The head tube angle in the Django's "low" setting is 66.5-degrees, a degree slacker than the previous model. The "high" setting bumps it up by .5-degree to 67-degrees. The seat angle has been steepened by nearly three degrees, and on the size medium comes in at 77.5-degrees. The steeper angle helps with a better ride position and better dropper post clearance.
Reach grows a bit on all sizes, with the medium coming in at 450mm, and increase of six millimeters. The XS frame can fit riders starting at 4'8", with 29" wheels. The XS and S can clear a 125mm post, the medium a 150, large 175 and XL a 200mm post. This is measured with a "worst case scenario" in mind - some dropper posts can be longer depending on their design but Devinci are being conservative with their measuring.
The Django, like all of Devinci's bikes is designed around a size medium. The chain stay length varies with sizing on the larger bikes to keep the feel of the bike similar to riders across the board. The XS, S, and M bikes have 435mm chain stays. The L is 5mm longer at 440 and the XL is 445mm.Suspension Design
The new Django keeps with the 120mm of travel that the previous version had. The leverage ratio on the Django is progressive enough that it's possible for riders to run a coil shock if they so choose. The bike is optimized around a 140mm fork, but riders are fine choosing to run a 10mm longer fork if they want to without running into any warranty issues.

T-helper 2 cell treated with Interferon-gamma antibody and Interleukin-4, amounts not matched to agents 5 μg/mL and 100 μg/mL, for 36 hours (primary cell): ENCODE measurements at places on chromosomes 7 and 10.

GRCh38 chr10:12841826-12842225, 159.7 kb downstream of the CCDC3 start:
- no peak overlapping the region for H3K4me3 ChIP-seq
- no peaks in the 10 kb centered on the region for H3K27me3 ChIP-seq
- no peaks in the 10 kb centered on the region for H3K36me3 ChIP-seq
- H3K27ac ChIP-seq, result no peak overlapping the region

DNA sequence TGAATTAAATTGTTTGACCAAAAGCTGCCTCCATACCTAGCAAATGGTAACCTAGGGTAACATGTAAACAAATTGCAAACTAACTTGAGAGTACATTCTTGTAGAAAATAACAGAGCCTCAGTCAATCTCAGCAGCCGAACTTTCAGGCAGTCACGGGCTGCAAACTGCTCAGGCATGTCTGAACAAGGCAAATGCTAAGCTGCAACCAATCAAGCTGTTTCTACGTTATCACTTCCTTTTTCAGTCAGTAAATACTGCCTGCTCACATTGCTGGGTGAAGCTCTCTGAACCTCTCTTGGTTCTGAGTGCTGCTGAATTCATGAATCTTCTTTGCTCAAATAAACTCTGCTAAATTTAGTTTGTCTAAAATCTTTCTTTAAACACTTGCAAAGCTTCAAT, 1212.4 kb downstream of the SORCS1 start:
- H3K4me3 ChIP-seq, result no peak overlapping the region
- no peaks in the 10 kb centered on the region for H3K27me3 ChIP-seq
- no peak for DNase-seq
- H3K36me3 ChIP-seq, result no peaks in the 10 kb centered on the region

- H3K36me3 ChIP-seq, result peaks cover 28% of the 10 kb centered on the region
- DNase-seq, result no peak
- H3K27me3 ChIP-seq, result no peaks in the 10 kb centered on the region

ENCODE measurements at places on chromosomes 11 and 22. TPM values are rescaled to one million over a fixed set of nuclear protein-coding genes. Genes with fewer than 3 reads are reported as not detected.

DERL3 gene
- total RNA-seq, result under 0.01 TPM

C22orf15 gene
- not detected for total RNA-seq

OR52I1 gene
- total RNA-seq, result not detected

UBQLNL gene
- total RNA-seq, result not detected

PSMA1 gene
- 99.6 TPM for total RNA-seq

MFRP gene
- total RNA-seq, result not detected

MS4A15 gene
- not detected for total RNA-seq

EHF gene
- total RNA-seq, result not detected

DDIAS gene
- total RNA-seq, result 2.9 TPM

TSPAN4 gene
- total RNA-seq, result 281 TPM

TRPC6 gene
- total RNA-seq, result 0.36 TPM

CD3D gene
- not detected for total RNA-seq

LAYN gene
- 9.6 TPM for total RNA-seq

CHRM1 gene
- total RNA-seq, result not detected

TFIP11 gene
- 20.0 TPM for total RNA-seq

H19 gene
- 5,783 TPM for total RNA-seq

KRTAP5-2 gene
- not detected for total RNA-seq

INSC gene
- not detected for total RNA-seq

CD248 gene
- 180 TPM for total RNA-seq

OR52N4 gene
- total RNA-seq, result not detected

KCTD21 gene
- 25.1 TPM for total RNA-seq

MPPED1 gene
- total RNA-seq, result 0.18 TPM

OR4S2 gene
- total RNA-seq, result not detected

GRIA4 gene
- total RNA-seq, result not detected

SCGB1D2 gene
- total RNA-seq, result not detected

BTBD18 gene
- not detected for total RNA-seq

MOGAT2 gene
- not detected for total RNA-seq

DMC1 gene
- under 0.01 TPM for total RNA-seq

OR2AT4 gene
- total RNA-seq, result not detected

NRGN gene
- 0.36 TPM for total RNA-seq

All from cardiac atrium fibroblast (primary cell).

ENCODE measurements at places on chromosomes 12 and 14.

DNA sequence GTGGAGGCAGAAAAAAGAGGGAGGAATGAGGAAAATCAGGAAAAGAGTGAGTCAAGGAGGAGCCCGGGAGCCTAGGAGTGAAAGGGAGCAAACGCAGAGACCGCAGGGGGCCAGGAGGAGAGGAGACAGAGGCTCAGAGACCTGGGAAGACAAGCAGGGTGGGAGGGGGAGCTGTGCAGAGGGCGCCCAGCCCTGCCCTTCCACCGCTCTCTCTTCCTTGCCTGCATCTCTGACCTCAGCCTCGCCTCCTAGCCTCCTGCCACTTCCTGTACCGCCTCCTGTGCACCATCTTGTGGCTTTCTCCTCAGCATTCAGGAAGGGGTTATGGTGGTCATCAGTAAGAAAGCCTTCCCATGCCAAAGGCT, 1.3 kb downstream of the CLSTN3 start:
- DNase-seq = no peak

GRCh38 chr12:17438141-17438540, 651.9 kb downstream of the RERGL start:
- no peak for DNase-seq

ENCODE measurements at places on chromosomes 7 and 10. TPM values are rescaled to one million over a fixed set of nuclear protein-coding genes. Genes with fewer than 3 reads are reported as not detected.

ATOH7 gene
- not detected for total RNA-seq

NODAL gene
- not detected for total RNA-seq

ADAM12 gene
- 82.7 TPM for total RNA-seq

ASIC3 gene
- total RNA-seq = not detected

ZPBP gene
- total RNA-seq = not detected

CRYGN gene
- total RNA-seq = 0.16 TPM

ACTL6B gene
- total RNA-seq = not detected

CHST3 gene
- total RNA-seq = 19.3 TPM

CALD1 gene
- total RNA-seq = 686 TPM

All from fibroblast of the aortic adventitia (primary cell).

I had the opportunity to spend a couple days on the Django in Bromont, Canada, with the Devinci crew, and I've also gotten out on a few rides at home in Western North Carolina. The riding in both locales was rocky, root-infested, and wet.
In the coming months, expect to see a full review once I've had a chance to experiment around with more suspension settings, swap out a part here or there, and get the bike fully dialed in.Climbing
The bike I have been riding is the GX LTD build of the Django. It's a little more geared towards the rougher, higher speed kind of riding, with a burlier brake and tire spec. It also comes with 800mm wide Race Face bars and a 50mm long 35mm clamp stem.